As purse strings tighten, Brits are taking a leaf out of Tom and Barbara's book and turning to 'The Good Life' to see them through these tougher times. Indeed, latest research from Mintel finds as many as one in four (25%) adults are 'Good Lifers' embracing this thriftier way of living. For starters, 16% of Brits say they are trying to be more self-sufficient in various ways, for example by growing their own vegetables with some perhaps even making their own clothes. Meanwhile, 12% of us are shopping more frequently for bargains at charity shops and other second-hand outlets.
But when it comes to this kind of penny-pinching, it is not just the oldies who are jumping on the bandwagon (25% of 55 -64 year olds are 'Good Lifers') , with 17% of 25 - 34 year olds also keen to get thrifty.
"A potential return to seventies-style economic conditions is prompting some Brits to resort to the values of this era and to simply making-do," comments James McCoy, Head of Research Services at Mintel. "For older generations this shift may not be quite so difficult as they have had practice during previous recessions or even during wartime rationing. But this kind of lifestyle will still be new to many younger adults who will no doubt need time to adjust to combining a self-sufficient lifestyle with the demands of modern life."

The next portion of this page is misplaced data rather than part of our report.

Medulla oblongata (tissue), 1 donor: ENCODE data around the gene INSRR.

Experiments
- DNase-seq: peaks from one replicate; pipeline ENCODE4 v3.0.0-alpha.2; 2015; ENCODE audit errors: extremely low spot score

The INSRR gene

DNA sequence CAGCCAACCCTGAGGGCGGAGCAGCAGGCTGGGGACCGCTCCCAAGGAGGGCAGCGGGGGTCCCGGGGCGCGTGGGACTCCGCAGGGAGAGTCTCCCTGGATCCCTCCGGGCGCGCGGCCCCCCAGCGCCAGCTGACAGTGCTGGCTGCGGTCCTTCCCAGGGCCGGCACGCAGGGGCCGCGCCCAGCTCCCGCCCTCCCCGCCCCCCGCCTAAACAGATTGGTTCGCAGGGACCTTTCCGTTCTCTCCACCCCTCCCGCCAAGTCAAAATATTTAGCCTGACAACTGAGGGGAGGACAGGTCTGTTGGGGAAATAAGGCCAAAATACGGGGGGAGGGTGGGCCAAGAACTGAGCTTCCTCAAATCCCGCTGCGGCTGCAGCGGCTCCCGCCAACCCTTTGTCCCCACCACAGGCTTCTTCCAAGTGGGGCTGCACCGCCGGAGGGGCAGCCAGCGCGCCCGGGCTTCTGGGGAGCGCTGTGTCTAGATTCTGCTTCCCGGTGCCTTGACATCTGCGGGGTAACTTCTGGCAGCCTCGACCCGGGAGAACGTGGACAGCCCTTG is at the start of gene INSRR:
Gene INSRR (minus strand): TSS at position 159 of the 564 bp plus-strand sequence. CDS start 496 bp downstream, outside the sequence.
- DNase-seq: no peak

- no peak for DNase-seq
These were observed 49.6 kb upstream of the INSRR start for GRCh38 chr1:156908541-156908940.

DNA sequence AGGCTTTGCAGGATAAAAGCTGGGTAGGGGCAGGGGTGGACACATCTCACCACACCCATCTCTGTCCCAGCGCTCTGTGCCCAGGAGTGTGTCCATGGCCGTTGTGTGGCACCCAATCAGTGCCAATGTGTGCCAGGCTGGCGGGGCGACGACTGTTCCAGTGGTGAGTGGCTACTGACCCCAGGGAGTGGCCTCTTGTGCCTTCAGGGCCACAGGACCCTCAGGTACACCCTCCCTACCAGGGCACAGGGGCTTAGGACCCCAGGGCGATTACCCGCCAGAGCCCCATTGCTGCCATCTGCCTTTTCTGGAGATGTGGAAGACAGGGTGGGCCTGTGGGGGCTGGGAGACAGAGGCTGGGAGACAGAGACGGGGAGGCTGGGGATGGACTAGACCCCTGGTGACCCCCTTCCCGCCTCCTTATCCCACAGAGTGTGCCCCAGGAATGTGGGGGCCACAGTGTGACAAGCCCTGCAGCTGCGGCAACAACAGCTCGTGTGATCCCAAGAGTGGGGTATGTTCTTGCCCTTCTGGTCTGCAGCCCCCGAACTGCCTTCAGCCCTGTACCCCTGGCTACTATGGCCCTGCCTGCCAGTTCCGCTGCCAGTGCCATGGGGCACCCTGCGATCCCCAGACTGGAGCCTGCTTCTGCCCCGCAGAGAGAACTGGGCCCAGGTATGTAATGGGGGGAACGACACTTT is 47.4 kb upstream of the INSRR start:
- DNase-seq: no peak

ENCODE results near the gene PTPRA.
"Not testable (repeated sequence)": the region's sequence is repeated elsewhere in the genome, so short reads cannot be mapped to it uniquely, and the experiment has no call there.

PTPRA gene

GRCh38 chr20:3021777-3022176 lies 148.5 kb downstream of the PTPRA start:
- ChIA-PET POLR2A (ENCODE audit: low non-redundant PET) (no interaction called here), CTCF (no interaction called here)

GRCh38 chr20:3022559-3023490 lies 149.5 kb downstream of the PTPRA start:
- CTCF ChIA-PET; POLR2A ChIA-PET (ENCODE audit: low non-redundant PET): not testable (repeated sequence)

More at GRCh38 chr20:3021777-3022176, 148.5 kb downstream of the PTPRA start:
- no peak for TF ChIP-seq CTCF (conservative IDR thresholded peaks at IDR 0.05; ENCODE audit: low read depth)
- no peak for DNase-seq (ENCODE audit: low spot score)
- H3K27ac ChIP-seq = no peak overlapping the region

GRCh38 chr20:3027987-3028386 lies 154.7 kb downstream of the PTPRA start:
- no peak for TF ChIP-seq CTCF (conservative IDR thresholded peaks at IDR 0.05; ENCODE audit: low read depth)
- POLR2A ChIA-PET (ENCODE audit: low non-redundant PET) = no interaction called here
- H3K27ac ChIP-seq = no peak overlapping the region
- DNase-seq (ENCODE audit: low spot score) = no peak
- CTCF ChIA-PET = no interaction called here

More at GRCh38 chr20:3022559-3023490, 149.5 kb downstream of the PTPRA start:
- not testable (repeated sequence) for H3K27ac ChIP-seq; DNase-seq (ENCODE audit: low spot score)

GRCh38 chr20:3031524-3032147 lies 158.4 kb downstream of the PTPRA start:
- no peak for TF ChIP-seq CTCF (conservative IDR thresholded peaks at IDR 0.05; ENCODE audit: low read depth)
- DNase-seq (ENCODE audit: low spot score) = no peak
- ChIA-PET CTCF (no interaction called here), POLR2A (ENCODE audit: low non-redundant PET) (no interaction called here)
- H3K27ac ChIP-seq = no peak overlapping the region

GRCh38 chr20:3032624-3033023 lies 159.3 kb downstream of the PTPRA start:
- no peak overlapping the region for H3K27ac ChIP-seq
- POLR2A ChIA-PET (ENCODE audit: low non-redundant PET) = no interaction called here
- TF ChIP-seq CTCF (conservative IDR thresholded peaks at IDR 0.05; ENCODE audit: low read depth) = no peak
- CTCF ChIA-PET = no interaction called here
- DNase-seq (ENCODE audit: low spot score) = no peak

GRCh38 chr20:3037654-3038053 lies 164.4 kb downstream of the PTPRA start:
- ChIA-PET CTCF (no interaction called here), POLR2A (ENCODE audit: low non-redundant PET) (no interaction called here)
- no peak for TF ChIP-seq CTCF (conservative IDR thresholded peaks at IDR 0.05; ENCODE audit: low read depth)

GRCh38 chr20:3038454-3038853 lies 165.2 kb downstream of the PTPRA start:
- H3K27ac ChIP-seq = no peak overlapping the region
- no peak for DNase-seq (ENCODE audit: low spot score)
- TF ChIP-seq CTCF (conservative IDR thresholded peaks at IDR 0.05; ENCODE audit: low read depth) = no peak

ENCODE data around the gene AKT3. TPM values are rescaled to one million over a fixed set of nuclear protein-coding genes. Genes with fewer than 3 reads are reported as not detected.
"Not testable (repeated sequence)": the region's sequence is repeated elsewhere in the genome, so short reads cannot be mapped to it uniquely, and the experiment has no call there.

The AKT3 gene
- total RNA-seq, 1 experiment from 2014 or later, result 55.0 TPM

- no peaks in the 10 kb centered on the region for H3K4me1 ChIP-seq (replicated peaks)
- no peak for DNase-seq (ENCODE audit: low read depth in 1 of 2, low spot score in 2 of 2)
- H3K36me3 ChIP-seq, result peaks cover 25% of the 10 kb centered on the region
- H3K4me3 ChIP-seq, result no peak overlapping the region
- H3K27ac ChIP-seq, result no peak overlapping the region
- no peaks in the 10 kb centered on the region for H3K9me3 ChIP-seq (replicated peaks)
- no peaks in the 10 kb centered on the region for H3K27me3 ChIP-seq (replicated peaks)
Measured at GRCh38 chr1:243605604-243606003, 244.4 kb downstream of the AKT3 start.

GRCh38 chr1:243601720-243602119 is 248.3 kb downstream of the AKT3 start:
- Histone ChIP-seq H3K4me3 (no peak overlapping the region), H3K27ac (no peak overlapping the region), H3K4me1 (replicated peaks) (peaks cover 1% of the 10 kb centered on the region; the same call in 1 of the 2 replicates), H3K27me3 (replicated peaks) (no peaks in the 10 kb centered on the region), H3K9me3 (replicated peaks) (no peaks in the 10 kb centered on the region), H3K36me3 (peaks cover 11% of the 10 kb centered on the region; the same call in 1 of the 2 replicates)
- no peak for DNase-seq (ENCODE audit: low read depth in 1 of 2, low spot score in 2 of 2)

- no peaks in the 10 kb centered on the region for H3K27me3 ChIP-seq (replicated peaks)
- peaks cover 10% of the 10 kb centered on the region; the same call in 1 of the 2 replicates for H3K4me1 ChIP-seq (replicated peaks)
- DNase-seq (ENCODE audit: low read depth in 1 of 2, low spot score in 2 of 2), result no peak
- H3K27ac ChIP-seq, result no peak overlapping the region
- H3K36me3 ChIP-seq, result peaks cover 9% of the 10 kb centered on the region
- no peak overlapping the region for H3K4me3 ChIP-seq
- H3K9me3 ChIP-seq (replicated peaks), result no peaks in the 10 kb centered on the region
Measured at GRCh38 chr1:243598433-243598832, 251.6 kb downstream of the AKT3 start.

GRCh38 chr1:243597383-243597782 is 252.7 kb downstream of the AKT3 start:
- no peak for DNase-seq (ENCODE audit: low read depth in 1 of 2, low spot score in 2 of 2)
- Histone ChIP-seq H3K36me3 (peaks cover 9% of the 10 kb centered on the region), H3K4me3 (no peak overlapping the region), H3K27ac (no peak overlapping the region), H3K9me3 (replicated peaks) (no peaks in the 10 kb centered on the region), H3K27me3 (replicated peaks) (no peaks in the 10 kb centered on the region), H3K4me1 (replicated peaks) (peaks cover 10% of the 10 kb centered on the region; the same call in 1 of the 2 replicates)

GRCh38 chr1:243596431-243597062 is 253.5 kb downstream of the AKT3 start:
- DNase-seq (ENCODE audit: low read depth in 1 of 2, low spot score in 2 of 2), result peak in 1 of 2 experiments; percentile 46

This trend also sits well with the recent shift towards environmental and ethical sentiments which have gained momentum of late. People who are living a more self-sufficient and frugal lifestyle will be making the very most of all that they buy, which will reduce waste and prove more environmentally friendly.
Home is once again where the heart is
But beyond 'The Good Life', Brits are showing money-saving initiatives in other, more conventional ways. Indeed, one in three (32%) Brits are today dining at home more rather than eating out, with 22% taking a packed lunch from home, rather than buying a sandwich. What is more, one in five (20%) entertain friends at home more often now, when before they might have gone to a restaurant together. And just over quarter (26%) choose to watch DVDs at home more often as a substitute for going to the cinema or theatre.
"Brits are clearly making a virtue out of economic realities by enjoying home entertainment rather than going out, and preparing food at home rather than buying from restaurants and fast food outlets. But there is also the emotional benefits of these cut backs as they will encourage people to spend more time together at home and undoubtedly re-establish the home as central to the family and social life," explains James McCoy.